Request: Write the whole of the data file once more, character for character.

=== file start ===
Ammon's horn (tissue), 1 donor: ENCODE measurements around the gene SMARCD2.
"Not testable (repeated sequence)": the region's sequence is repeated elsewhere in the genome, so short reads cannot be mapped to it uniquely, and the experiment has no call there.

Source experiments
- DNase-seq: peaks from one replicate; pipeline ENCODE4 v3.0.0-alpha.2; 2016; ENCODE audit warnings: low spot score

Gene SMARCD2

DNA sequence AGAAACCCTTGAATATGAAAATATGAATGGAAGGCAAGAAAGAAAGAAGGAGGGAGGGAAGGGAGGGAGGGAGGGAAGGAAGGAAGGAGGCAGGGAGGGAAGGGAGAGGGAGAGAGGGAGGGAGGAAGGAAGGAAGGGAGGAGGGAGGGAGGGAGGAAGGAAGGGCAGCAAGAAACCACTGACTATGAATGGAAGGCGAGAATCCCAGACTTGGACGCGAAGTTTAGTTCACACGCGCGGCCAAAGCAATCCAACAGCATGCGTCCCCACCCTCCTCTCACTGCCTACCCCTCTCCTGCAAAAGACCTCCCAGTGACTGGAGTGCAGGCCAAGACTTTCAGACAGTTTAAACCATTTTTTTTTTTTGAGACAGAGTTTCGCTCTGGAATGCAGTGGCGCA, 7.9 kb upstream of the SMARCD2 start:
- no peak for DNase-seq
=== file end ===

Ammon's horn (tissue), 1 donor: ENCODE measurements around the gene SMARCD2.
"Not testable (repeated sequence)": the region's sequence is repeated elsewhere in the genome, so short reads cannot be mapped to it uniquely, and the experiment has no call there.

Source experiments
- DNase-seq: peaks from one replicate; pipeline ENCODE4 v3.0.0-alpha.2; 2016; ENCODE audit warnings: low spot score

Gene SMARCD2

DNA sequence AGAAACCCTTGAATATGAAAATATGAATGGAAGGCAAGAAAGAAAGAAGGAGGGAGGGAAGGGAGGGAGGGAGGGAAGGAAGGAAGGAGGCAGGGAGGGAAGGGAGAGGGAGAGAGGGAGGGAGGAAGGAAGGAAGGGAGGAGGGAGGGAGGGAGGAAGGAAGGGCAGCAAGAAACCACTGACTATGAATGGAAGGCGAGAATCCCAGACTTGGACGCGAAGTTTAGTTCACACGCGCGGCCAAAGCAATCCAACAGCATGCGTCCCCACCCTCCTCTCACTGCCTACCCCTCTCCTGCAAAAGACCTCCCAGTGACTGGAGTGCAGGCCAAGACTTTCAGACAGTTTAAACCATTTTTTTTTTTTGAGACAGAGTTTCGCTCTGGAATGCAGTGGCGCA, 7.9 kb upstream of the SMARCD2 start:
- no peak for DNase-seq